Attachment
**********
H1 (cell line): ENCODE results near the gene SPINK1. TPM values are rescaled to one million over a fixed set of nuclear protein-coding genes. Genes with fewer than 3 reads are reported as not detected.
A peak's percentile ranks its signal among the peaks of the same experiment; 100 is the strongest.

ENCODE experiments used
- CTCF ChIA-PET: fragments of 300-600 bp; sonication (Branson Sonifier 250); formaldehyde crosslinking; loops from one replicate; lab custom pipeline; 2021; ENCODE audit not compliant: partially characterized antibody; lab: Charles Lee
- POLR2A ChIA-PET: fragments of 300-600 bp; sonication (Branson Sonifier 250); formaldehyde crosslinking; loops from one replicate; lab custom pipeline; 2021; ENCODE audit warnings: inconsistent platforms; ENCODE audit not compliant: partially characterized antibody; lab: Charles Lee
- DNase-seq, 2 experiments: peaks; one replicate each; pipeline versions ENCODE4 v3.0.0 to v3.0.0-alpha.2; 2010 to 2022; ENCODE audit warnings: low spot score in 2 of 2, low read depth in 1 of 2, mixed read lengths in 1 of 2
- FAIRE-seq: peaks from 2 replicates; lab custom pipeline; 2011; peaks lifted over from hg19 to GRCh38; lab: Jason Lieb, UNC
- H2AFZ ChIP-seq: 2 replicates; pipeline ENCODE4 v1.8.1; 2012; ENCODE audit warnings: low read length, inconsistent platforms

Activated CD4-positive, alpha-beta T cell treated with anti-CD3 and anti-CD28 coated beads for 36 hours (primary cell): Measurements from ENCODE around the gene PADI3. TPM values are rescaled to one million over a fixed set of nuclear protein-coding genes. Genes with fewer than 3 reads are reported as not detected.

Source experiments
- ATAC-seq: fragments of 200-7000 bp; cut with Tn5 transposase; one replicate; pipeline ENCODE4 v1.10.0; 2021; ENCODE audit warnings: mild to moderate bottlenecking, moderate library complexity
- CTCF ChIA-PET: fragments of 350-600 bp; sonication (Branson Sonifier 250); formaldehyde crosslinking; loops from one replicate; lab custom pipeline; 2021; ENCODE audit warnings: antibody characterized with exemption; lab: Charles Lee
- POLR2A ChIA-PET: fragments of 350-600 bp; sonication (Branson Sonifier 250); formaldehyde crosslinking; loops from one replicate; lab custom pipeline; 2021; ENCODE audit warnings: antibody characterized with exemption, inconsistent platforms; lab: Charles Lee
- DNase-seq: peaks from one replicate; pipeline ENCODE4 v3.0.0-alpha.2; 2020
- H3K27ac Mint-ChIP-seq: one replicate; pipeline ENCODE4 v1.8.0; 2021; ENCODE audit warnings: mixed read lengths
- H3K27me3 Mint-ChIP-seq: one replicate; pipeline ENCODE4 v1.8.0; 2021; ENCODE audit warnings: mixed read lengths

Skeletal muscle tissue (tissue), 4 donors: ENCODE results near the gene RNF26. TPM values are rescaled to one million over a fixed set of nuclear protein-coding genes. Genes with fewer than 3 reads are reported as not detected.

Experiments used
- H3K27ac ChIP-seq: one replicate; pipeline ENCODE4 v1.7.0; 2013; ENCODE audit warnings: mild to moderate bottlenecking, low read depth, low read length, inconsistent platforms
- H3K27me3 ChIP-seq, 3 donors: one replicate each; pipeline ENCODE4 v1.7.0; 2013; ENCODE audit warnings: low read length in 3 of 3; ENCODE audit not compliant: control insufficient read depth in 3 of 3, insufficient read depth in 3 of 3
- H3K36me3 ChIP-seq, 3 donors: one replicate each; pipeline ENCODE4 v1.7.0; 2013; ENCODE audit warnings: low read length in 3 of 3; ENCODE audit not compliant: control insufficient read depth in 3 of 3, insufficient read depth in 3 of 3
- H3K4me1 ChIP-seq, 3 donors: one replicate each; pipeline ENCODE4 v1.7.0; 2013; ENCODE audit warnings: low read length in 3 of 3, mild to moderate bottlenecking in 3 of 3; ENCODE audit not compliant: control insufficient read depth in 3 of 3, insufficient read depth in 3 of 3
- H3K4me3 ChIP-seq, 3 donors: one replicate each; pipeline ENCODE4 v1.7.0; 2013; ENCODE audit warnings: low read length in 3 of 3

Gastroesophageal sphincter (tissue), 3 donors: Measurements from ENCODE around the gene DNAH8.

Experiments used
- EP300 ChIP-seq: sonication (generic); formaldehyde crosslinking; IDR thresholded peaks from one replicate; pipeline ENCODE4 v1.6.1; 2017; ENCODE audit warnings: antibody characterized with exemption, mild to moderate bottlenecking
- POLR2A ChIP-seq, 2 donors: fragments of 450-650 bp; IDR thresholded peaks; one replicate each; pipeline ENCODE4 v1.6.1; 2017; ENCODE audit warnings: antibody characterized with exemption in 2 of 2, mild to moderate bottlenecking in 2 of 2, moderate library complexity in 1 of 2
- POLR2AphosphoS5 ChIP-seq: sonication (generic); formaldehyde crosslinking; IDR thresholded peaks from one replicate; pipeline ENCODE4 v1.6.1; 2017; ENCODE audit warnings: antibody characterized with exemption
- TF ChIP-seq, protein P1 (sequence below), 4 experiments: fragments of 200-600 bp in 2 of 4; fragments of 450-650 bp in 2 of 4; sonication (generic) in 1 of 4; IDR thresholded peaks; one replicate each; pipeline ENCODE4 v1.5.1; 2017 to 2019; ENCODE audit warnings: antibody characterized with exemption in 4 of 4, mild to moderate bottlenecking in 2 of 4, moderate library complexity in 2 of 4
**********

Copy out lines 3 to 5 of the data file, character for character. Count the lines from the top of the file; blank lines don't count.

ENCODE experiments used
- CTCF ChIA-PET: fragments of 300-600 bp; sonication (Branson Sonifier 250); formaldehyde crosslinking; loops from one replicate; lab custom pipeline; 2021; ENCODE audit not compliant: partially characterized antibody; lab: Charles Lee
- POLR2A ChIA-PET: fragments of 300-600 bp; sonication (Branson Sonifier 250); formaldehyde crosslinking; loops from one replicate; lab custom pipeline; 2021; ENCODE audit warnings: inconsistent platforms; ENCODE audit not compliant: partially characterized antibody; lab: Charles Lee